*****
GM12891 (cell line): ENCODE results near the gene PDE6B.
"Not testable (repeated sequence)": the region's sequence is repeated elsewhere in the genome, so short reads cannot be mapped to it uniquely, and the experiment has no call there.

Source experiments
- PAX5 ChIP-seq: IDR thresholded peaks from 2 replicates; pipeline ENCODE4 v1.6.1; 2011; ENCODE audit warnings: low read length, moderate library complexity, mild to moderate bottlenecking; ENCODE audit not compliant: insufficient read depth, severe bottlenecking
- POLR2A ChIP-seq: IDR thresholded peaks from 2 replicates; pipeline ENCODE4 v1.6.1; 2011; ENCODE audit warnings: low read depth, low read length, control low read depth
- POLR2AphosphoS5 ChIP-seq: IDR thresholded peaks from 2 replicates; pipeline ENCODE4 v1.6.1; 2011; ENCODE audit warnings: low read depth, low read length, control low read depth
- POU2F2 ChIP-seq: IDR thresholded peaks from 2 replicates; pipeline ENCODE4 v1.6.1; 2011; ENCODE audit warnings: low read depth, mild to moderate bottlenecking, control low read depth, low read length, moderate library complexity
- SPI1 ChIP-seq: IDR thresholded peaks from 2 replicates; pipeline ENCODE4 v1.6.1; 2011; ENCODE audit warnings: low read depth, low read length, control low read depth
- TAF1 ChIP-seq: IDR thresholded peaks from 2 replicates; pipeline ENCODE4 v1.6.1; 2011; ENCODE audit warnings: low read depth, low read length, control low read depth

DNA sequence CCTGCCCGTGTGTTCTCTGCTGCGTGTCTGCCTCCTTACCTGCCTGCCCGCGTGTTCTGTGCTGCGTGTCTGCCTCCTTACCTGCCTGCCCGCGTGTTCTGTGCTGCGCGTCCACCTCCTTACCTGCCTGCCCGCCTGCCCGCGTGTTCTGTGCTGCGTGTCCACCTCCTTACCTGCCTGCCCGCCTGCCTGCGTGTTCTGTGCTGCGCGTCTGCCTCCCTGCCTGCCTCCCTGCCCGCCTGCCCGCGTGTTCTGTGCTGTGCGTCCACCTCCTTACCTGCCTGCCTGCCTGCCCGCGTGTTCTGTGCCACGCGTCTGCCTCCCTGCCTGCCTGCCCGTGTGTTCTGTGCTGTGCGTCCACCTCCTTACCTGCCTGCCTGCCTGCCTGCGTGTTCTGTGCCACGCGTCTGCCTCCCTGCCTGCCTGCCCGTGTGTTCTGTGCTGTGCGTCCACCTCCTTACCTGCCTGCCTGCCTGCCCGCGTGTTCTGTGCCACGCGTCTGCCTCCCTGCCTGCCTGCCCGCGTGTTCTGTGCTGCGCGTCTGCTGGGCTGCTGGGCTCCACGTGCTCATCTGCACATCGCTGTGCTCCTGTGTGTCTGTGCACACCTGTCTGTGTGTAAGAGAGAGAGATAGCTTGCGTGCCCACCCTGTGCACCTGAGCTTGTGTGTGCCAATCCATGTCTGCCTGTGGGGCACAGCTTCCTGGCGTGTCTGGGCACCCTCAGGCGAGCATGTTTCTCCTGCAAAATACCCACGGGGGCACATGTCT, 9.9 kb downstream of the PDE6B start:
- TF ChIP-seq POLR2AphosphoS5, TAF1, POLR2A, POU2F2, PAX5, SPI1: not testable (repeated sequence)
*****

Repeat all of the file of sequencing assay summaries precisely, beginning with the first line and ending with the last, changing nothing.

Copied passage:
GM12891 (cell line): ENCODE results near the gene PDE6B.
"Not testable (repeated sequence)": the region's sequence is repeated elsewhere in the genome, so short reads cannot be mapped to it uniquely, and the experiment has no call there.

Source experiments
- PAX5 ChIP-seq: IDR thresholded peaks from 2 replicates; pipeline ENCODE4 v1.6.1; 2011; ENCODE audit warnings: low read length, moderate library complexity, mild to moderate bottlenecking; ENCODE audit not compliant: insufficient read depth, severe bottlenecking
- POLR2A ChIP-seq: IDR thresholded peaks from 2 replicates; pipeline ENCODE4 v1.6.1; 2011; ENCODE audit warnings: low read depth, low read length, control low read depth
- POLR2AphosphoS5 ChIP-seq: IDR thresholded peaks from 2 replicates; pipeline ENCODE4 v1.6.1; 2011; ENCODE audit warnings: low read depth, low read length, control low read depth
- POU2F2 ChIP-seq: IDR thresholded peaks from 2 replicates; pipeline ENCODE4 v1.6.1; 2011; ENCODE audit warnings: low read depth, mild to moderate bottlenecking, control low read depth, low read length, moderate library complexity
- SPI1 ChIP-seq: IDR thresholded peaks from 2 replicates; pipeline ENCODE4 v1.6.1; 2011; ENCODE audit warnings: low read depth, low read length, control low read depth
- TAF1 ChIP-seq: IDR thresholded peaks from 2 replicates; pipeline ENCODE4 v1.6.1; 2011; ENCODE audit warnings: low read depth, low read length, control low read depth

DNA sequence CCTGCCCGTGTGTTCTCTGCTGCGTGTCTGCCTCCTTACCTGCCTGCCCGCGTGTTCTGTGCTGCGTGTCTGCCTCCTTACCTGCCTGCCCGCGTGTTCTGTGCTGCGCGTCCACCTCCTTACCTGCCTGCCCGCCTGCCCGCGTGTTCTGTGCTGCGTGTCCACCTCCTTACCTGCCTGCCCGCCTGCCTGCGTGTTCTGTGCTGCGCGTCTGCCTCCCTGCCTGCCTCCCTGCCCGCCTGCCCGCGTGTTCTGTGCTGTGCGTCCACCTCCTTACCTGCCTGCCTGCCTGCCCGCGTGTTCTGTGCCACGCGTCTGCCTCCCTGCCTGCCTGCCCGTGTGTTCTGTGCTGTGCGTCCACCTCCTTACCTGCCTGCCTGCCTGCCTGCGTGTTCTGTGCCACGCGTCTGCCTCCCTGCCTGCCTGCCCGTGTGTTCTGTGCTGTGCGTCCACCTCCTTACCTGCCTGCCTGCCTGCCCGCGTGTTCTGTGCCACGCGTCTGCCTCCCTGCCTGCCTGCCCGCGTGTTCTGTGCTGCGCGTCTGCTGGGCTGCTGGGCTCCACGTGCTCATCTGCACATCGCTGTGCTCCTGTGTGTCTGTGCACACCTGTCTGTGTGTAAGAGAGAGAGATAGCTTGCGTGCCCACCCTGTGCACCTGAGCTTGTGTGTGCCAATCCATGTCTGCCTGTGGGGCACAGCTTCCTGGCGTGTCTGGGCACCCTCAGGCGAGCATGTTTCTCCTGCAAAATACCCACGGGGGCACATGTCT, 9.9 kb downstream of the PDE6B start:
- TF ChIP-seq POLR2AphosphoS5, TAF1, POLR2A, POU2F2, PAX5, SPI1: not testable (repeated sequence)